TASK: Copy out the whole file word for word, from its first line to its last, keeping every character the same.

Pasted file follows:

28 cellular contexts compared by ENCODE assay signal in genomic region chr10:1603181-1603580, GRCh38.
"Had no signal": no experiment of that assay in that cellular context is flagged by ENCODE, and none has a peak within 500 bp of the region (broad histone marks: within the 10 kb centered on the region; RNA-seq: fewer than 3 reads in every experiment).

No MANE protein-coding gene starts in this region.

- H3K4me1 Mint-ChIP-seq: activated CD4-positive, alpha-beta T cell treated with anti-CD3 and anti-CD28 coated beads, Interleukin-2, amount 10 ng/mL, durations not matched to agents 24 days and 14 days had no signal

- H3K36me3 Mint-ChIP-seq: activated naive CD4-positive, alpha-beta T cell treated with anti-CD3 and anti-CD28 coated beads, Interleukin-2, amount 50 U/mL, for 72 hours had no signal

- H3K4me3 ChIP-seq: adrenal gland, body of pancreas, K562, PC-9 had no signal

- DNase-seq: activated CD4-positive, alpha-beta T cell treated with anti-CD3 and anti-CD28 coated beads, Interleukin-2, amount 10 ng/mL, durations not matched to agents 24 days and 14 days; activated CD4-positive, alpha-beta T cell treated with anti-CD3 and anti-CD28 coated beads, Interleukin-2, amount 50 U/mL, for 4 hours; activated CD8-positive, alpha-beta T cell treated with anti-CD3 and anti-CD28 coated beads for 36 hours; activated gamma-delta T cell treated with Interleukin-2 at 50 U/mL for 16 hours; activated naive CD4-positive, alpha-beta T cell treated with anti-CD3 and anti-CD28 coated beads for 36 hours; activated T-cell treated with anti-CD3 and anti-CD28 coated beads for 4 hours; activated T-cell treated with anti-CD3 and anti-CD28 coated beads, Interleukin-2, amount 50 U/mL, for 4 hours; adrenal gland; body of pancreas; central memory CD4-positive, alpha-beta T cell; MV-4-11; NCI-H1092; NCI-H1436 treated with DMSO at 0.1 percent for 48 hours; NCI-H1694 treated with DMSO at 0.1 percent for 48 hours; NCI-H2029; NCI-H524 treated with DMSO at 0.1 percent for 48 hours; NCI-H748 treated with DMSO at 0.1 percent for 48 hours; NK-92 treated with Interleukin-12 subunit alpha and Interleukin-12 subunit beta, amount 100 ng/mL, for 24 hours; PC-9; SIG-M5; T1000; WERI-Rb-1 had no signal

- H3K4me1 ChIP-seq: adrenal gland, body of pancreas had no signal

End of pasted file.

28 cellular contexts compared by ENCODE assay signal in genomic region chr10:1603181-1603580, GRCh38.
"Had no signal": no experiment of that assay in that cellular context is flagged by ENCODE, and none has a peak within 500 bp of the region (broad histone marks: within the 10 kb centered on the region; RNA-seq: fewer than 3 reads in every experiment).

No MANE protein-coding gene starts in this region.

- H3K4me1 Mint-ChIP-seq: activated CD4-positive, alpha-beta T cell treated with anti-CD3 and anti-CD28 coated beads, Interleukin-2, amount 10 ng/mL, durations not matched to agents 24 days and 14 days had no signal

- H3K36me3 Mint-ChIP-seq: activated naive CD4-positive, alpha-beta T cell treated with anti-CD3 and anti-CD28 coated beads, Interleukin-2, amount 50 U/mL, for 72 hours had no signal

- H3K4me3 ChIP-seq: adrenal gland, body of pancreas, K562, PC-9 had no signal

- DNase-seq: activated CD4-positive, alpha-beta T cell treated with anti-CD3 and anti-CD28 coated beads, Interleukin-2, amount 10 ng/mL, durations not matched to agents 24 days and 14 days; activated CD4-positive, alpha-beta T cell treated with anti-CD3 and anti-CD28 coated beads, Interleukin-2, amount 50 U/mL, for 4 hours; activated CD8-positive, alpha-beta T cell treated with anti-CD3 and anti-CD28 coated beads for 36 hours; activated gamma-delta T cell treated with Interleukin-2 at 50 U/mL for 16 hours; activated naive CD4-positive, alpha-beta T cell treated with anti-CD3 and anti-CD28 coated beads for 36 hours; activated T-cell treated with anti-CD3 and anti-CD28 coated beads for 4 hours; activated T-cell treated with anti-CD3 and anti-CD28 coated beads, Interleukin-2, amount 50 U/mL, for 4 hours; adrenal gland; body of pancreas; central memory CD4-positive, alpha-beta T cell; MV-4-11; NCI-H1092; NCI-H1436 treated with DMSO at 0.1 percent for 48 hours; NCI-H1694 treated with DMSO at 0.1 percent for 48 hours; NCI-H2029; NCI-H524 treated with DMSO at 0.1 percent for 48 hours; NCI-H748 treated with DMSO at 0.1 percent for 48 hours; NK-92 treated with Interleukin-12 subunit alpha and Interleukin-12 subunit beta, amount 100 ng/mL, for 24 hours; PC-9; SIG-M5; T1000; WERI-Rb-1 had no signal

- H3K4me1 ChIP-seq: adrenal gland, body of pancreas had no signal